For divorcing couples with children, understanding the types of child custody is an immediate and critical concern. Unfortunately, many people find the subject frustrating and confusing. In order to understand the child custody process, it is necessary to become familiar with several legal definitions and terms-of-art. First, two different types of custody apply to minor children in New York. These are “legal custody” and “physical custody.”

Legal v. Physical Custody

Legal custody refers to the parent’s role in making important decisions affecting the welfare of the child. A parent with legal custody is able to make decisions regarding the health, education, and religious upbringing of his or her child. Typically, New York courts favor joint legal custody so that both parents share the responsibility of making these decisions for their children.

In joint custody situations, the parents must agree on important decisions relating to their children. If a parent is granted sole legal custody, this means that only the custodial parent will be able to make these decisions. In contrast, physical custody refers to the practical, day-to-day arrangements for the care of the child. A parent with physical custody has the right to have his or her child live in that parent’s home.

Different Types of Child Custody Arrangements

There are several different physical custody arrangements that are possible, depending on the circumstances and the “best interests” of the child, as determined by the court:

  • Sole Custody. In a sole custody arrangement, the child lives exclusively with one parent.
  • Primary Custody. Primary physical custody refers to an arrangement whereby the child lives more than 50 percent of the time with one parent but may spend a lesser amount of time living at the home of the other parent. The parent with primary custody is considered the custodian, while the other parent is the non-custodial.
  • Joint Physical Custody. Joint physical custody (or “shared custody) refers to an arrangement whereby the parents share the custody of their child on 50/50 basis or on fairly equal terms. Under these arrangements, the care of the child is usually undertaken according to a court-ordered schedule or “parenting plan,” which sets forth which parents will be responsible for care and custody on which days.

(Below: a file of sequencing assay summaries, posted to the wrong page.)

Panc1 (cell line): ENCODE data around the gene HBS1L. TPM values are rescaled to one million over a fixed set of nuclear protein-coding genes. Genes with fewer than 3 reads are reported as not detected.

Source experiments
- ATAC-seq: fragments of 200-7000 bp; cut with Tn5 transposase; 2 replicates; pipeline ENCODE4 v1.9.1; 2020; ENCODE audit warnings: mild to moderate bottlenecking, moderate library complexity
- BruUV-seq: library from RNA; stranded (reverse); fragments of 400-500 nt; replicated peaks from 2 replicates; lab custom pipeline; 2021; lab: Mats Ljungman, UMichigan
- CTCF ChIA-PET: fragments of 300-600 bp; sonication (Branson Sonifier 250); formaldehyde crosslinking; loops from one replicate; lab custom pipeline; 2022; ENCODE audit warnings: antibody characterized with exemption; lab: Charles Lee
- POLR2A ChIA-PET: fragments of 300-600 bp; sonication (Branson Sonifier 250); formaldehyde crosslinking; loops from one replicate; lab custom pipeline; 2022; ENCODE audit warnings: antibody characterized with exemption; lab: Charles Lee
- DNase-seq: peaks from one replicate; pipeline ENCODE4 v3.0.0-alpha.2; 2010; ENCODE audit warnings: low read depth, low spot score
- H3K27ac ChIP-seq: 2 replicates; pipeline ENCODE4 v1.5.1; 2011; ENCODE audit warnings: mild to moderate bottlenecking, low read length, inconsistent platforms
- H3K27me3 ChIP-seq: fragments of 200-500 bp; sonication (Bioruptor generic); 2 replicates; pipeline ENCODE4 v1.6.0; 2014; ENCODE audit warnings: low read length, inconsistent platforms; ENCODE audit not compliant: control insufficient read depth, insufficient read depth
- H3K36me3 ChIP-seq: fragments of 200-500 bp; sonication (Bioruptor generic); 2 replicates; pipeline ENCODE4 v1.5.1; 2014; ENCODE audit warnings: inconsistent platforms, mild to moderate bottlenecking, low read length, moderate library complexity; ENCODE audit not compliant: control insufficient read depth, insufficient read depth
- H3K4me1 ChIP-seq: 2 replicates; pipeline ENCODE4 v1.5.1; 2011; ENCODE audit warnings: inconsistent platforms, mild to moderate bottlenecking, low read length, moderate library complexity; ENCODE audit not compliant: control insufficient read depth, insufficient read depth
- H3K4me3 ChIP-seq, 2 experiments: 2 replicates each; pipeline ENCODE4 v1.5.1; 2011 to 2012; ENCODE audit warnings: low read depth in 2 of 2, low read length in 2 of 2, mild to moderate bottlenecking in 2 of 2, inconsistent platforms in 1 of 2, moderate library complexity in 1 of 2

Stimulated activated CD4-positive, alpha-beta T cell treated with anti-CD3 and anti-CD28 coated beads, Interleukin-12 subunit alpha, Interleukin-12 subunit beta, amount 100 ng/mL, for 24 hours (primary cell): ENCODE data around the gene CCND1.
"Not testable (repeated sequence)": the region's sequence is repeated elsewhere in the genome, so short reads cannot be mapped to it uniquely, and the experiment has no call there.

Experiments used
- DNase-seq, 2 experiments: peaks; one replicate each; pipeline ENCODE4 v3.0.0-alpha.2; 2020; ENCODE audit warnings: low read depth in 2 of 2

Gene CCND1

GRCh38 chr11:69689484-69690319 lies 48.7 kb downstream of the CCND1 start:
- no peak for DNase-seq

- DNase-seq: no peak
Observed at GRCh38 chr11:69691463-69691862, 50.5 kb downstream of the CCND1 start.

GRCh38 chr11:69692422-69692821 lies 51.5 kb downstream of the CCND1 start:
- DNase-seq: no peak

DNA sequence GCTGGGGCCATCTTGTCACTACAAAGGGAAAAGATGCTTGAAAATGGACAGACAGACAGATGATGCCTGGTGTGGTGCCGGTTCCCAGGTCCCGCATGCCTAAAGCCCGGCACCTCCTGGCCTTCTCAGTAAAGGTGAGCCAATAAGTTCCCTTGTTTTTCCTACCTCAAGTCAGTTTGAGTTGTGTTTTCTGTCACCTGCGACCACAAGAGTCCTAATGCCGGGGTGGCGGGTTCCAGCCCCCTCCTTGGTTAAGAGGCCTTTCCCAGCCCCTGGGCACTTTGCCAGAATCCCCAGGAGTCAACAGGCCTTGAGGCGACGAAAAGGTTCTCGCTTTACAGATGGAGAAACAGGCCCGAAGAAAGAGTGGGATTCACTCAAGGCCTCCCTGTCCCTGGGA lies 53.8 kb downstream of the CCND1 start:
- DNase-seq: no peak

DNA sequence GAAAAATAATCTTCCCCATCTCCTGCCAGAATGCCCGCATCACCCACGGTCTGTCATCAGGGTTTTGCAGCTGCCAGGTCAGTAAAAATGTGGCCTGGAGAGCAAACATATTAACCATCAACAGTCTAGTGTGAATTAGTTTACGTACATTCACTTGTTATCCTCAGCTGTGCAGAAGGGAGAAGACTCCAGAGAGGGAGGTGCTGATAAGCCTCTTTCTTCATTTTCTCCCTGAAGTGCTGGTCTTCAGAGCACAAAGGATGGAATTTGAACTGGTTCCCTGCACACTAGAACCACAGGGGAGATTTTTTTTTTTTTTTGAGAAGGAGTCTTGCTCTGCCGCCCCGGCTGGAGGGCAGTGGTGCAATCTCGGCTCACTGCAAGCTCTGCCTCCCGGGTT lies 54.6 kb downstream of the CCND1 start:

• Alternating Custody. Alternating custody is an arrangement whereby the child lives for an extended period of time with one parent, and then alternate to live for an extended period of time with the other parent. This type of child custody is sometimes referred to as “divided custody.”
  • Split Custody. Split custody refers to an arrangement where one parent has sole custody of one or more children and the other parent has sole custody of the other child or children. For example, a divorcing couple might agree to have their daughter live with her mother, but to have their son live his father.
  • Bird’s Nest Custody. Bird’s nest custody is an arrangement whereby the child remains full-time in one residence, and the parents alternate going back and forth from the residence to reside with the children. This arrangement intends to place the burden of upheaval and movement on the parents rather than their children.
  • Third-party Custody. Third-party custody refers to an arrangement where the children do not remain with either parent but instead are placed in the custody of a third person.

Do You Have Further Questions About the Types of Child Custody?

The New York child custody attorneys at Alatsas Law Firm, have the skill and experience necessary to help you navigate child custody process and to ensure that both your parental rights and the interests of your child are protected. Contact Alatsas Law Firm today, at (718)-233-2903.

Ted Alatsas
Connect with me
Trusted Brooklyn, New York Family Law Attorney helping NY residents with Elder Law and Asset Protection
Post A Comment